• Sift 1/3 of the flour mixture over the top of the egg mixture and gently fold it together. Repeat with the remaining flour in increments of 1/3 each time. 
  • Scoop out about one cup of the batter and fold into the melted butter, (this lightens the butter and will make it easier to fold into the whole batch). Then add the mixture to the batter and fold together gently. Fold in a few drops of lavender oil (add 1 to 2 drops for a light lavender favor then taste the batter to see if you want more).
  • Cover the batter with plastic wrap, pressing right down onto the batter, then transfer to the refrigerator. The batter should rest for at least one hour but overnight if possible. The batter can be refrigerated for up to 3 days before baking. 

When ready to bake the madeleines:

  • Preheat the oven to 375°F and grease and flour the madeleine pan.
  • Remove the batter from the refrigerator and using a small ice cream scoop or a tablespoon, drop a small portion about the size of a walnut into each shell-shape indentation of the pan. 
  • Transfer the madeleine pan to the center rack of the oven and bake for 7-8 minutes, until the edges look golden and crisp and the cakes spring back when lightly touched.  If using baking powder it may take another 30 seconds to 1 minute longer.  Remove from the oven and immediately flip them onto a kitchen towel then place on a wire rack to cool. 

To Make the Lavender Glaze:

  • Mix the confectioners’ sugar with 3 tablespoons of water. Stir until smooth and add additional water a tablespoon at a time until you have a thin mixture.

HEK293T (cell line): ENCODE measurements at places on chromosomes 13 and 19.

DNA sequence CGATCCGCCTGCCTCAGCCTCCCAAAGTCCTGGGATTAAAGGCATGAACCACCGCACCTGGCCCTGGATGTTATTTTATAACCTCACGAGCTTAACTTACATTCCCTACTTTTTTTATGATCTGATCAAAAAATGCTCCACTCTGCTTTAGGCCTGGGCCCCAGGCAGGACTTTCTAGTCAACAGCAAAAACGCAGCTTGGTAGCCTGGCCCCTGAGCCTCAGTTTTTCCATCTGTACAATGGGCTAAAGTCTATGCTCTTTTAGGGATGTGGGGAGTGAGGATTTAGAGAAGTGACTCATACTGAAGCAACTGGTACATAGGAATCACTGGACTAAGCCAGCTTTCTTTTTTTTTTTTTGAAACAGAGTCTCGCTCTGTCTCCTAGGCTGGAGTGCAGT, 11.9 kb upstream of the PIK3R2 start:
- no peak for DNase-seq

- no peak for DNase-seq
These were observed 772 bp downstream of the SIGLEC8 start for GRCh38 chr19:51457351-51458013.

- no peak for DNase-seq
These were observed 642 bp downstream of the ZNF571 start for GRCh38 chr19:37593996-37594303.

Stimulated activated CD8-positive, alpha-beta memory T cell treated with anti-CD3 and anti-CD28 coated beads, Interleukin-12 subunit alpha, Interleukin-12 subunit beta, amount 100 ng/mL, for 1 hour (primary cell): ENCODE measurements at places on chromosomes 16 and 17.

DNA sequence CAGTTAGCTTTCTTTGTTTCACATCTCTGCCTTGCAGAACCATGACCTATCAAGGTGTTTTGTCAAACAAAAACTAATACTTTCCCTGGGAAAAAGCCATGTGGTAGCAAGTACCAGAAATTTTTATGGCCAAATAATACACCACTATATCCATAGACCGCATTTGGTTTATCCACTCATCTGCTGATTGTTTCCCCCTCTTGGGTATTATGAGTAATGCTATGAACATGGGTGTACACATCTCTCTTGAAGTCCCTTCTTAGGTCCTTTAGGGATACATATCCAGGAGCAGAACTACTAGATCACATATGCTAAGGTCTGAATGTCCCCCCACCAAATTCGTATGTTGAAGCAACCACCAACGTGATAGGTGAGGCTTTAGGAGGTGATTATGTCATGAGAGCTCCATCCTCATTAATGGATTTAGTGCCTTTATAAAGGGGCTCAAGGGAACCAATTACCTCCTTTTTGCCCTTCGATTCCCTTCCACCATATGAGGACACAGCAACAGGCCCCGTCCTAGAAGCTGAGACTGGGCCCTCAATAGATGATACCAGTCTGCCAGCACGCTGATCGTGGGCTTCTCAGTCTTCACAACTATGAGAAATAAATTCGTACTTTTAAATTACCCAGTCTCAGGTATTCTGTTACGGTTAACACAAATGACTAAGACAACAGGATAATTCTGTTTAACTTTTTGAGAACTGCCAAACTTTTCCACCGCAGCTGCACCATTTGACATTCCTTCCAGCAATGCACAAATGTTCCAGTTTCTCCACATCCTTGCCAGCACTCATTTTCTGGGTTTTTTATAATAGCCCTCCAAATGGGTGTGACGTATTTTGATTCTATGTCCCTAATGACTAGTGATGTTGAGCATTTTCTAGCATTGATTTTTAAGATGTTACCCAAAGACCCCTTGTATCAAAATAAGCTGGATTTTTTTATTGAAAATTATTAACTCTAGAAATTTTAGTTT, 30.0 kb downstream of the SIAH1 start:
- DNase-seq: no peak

•  Add several drops of lavender oil, tasting the glaze before adding additional drops. Be cautious as it is easy to over flavor.

Nutrition

Serving: 1 | Calories: 131kcal | Carbohydrates: 16g | Protein: 2g | Fat: 7g | Saturated Fat: 3g | Polyunsaturated Fat: 3g | Cholesterol: 36mg | Sodium: 80mg | Sugar: 10g

Pat Nyswonger

Pat is a wife, mom of four adult children, and grandmother to seventeen beautiful children. She is a self-taught home cook and loves creating delicious meals for her family and friends. Her kitchen is the hub of activity in her home, and she loves to entertain.

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Recipe Rating




Jae

Wednesday 16th of August 2023

I have a nordic ware mini tea cake and candy pan that never holds the detailed pattern of the molds so I'm thinking about trying this dough in there. I wonder if I'll be able to get that darn thing to release! I guess there's only one way to find out. Have you ever made this with lemon rind, extract, and fresh juice instead of the lavender extract? I'll def keep the lavender flowers but I bet lemon will be a nice compliment.

Dahn Boquist

Wednesday 16th of August 2023

Oh, yes. Lemon would be a great compliment to the lavender. If you struggle to get them out of your mold, try using Pam cake release spray, or you can make your own cake release with 1/2 cup Crisco vegetable shortening, 1/2 cup vegetable oil, and 1/2 cup flour. Mix that together then use a pastry brush to brush it into all the crevices of the mold.